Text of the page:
wire, turned west and inched its way through thick brush
alongside Route 9. The pace was maddeningly slow, but
one designed to prevent a careless rush into an ambush.
Lindell remembers stopping only to fill canteens with
rain water that had collected at the bottom of bomb
craters. Edwards transferred his .45 from holster to
pocket, fearing the thick brush would rip it from his
side. By mid afternoon, the patrol reached an
unremarkable 200-meter mountain about one mile west of
Ca Lu. Kilo Company was standing - uninvited - in the
NVA's living room.
along with their Navy corpsmen, circled the mountain
before starting toward the top. Miera had the unenviable
job of "walking point," meaning he led his comrades into
the unknown. "He was very good at it, being the
outdoors-type," Miller said.
Miera was the
first to realize the Marines were not alone on the
mountain: "We were coming out of dense jungle - toward a
big ravine, and heard a metal clicking sound. Like
hitting pipes with a hammer. So I stopped the column and
called for a fire team." Instead of receiving support to
deal with a possible attack, Miera was pulled off the
point and sent "about three guys back" in the column.
"The C.O. made up his mind, I guess, that nothing was
going to stop us," Miera said. Word of the clicking
noise and Miera's request for a fire team trickled back
to the other Marines on the patrol. "They told us not to
worry about it - to keep going," Miller said. "We didn't
like that very much." The young American who replaced
Miera as the column's point man inched forward. He
didn't get far, Miera said, before "all hell broke
loose." This anonymous place in Vietnam had just gotten
a name: Valentine's Ridge.
wounded just above the ankle - the back of his leg torn
open. Fleming, his squad leader, was not as fortunate.
The direction of the mortar fire and the slope of the
ground at its impact point hurled most of the shrapnel
"Only a short time before, we'd been joking as we hugged
the ground, joking to keep the fear from overcoming us,"
corpsman came to Lindell, tore off his boot and hastily
dressed his wound. Lindell heard the screams of others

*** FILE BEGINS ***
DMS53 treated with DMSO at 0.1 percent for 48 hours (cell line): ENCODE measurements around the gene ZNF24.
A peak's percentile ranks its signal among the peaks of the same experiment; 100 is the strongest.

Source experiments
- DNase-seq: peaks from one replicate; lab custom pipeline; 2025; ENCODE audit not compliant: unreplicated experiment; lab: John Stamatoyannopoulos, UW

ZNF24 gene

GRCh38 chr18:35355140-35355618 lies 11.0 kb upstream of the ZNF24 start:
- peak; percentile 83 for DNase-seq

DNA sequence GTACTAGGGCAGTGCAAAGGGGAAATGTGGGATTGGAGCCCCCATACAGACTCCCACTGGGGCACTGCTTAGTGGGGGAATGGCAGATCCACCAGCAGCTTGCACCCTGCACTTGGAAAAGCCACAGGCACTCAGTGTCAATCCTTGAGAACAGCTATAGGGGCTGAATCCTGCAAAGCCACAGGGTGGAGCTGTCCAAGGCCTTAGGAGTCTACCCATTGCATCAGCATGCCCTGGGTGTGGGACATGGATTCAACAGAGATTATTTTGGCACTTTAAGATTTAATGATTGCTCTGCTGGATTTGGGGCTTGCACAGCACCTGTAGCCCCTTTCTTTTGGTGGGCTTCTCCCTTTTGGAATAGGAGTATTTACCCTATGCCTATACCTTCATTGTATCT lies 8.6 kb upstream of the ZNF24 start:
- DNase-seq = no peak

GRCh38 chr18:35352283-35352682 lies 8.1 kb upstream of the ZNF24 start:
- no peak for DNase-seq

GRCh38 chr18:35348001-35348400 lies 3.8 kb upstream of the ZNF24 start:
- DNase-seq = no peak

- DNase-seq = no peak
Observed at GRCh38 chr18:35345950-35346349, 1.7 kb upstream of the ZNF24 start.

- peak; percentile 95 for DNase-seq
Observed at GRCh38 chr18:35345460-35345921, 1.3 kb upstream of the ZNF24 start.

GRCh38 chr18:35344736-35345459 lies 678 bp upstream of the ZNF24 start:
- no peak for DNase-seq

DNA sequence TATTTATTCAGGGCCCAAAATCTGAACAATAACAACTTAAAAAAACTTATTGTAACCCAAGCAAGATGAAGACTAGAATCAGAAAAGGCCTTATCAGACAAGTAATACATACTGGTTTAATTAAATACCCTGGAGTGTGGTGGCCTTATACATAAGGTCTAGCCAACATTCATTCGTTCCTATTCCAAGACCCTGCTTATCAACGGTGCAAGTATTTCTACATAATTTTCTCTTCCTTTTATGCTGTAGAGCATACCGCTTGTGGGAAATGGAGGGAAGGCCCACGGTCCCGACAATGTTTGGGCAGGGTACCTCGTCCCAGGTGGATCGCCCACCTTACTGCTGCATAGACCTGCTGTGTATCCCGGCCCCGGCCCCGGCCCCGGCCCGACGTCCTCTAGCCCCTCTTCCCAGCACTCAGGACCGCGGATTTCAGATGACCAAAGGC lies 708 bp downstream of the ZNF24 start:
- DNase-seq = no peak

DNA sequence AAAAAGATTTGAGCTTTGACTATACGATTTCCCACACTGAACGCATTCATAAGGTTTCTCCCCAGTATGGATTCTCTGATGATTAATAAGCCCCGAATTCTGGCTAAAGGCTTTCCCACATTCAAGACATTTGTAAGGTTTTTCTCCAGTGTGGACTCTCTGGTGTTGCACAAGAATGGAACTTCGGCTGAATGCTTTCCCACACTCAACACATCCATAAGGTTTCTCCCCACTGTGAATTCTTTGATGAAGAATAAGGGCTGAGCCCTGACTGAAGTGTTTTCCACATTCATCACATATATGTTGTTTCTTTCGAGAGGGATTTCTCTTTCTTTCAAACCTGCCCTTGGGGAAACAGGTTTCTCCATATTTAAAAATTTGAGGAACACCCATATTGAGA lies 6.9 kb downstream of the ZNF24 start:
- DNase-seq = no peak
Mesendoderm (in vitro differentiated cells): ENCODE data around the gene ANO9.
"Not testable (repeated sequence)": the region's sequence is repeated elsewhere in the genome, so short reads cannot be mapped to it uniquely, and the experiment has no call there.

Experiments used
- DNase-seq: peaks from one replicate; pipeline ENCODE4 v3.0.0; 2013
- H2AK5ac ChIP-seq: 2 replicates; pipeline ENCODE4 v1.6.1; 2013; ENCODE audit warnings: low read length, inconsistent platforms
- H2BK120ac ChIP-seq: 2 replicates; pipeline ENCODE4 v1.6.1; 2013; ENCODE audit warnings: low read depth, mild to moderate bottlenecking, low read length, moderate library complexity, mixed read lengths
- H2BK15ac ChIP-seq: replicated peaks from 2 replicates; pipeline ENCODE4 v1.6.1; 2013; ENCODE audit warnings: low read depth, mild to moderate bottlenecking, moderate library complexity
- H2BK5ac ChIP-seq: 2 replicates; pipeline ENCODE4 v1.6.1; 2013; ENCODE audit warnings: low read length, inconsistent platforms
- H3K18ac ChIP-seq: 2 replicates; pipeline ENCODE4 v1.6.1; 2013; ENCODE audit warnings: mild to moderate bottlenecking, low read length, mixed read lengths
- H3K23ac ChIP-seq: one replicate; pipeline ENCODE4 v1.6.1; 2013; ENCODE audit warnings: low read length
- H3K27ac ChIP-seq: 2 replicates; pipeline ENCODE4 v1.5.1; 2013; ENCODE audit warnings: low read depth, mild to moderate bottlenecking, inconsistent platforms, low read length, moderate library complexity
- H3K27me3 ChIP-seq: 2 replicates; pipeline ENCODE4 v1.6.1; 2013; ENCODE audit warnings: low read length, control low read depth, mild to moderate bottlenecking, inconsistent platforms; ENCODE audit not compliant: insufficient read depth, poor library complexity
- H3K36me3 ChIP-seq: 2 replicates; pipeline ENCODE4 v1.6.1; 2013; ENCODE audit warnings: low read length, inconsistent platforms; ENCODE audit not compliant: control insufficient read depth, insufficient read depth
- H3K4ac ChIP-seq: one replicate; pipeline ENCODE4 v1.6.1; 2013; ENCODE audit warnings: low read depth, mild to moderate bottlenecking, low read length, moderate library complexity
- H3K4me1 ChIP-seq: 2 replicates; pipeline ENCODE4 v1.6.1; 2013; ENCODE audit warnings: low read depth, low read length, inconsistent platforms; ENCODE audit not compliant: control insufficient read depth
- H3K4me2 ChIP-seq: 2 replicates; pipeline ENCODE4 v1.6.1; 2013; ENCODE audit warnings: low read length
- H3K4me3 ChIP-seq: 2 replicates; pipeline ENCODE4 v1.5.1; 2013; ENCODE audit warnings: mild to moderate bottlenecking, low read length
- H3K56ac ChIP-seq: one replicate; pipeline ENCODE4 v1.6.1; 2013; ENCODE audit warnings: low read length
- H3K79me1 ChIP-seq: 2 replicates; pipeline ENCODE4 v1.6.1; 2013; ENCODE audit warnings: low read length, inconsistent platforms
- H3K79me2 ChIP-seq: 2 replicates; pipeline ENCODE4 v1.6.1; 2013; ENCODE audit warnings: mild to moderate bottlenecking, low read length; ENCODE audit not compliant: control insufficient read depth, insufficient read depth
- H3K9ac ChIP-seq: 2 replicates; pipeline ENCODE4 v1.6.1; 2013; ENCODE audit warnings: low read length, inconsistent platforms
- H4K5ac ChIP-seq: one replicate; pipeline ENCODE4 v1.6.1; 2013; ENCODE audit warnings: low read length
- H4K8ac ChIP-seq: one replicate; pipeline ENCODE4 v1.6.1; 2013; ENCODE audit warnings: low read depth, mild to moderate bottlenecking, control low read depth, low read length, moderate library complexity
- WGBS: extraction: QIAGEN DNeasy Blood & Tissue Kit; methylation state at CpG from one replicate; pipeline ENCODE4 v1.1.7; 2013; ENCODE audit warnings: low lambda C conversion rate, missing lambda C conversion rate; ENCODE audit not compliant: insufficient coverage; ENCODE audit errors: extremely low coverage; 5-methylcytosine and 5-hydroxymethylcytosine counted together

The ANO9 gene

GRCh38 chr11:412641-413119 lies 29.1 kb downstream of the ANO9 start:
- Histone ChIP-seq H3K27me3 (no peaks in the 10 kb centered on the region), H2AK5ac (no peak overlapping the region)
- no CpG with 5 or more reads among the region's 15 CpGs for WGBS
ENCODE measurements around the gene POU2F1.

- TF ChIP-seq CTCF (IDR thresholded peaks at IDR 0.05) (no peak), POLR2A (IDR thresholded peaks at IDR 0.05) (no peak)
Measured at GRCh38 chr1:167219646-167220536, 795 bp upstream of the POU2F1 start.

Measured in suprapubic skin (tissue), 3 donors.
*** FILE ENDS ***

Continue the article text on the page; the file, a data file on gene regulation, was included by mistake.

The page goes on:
all around him. Suddenly, a wide-eyed lieutenant slid
down next to him "like Pete Rose."
He shouted an
order to retreat because of the advancing North
Vietnamese and ran down the mountain. The corpsman
helped Lindell stand and, together, they followed the
lieutenant - enemy bullets crackling around them every
step of the way. Lindell felt "tremendous guilt" about
leaving Fleming's body behind, but there was no choice.
In the gathering darkness, getting away from an enemy
who did not take prisoners alive was a matter of
survival. Crashing through the brush, Lindell lost his
.45, which because of its worn condition had always made
him think it was World War II vintage. "My hope," he
said, "was that some NVA would find it, try to fire it
and it would blow up in his face."
been wounded by a faceless enemy. Others were not. As
soon as the firefight began, Miera "saw a bunch of NVA"
and opened fire. "I killed two of them," he said, though
he quickly turned and started down the mountain because
"there were too many of them. It was total chaos. We
were getting hammered from both sides. ... I made it
down on my belly." Trading his now-jammed rifle for one
off "a guy who'd been killed," Miera moved forward again
to search for the Marines who had replaced him at the
front of the column after he reported the clicking
noise. There no sign of them - just the enemy.
the ridge on his stomach, Miera ran into a guy from my
squad," who started shouting when the NVA began throwing
rocks from the top of the ridge. "In hand grenade
school, you are taught to holler if you saw one coming
in," Miera said. "Maybe the NVA knew this because they
started throwing rocks and this guy starts yelling, "May
Day, May Day" - like they were real grenades. I told
him, 'Shut up, man. If you holler again, they're going
to kill us.' In the confusion and under heavy fire,
Miera lost track of the panicked Marine. He made it down
the mountainside but decided to make a final search of
the initial firefight area and moved forward again.
"There was nobody there, not even the NVA," Miera said.
"I wondered what the hell was going on."
spotted Miera during his final retreat and opened fire.
Miera dropped behind a tree. A burst of bullets passed
through the pulpy trunk, just over his head, spraying
him with "an acid-like juice. I could feel in burning."
On the move again, Miera ran into two more NVA soldiers.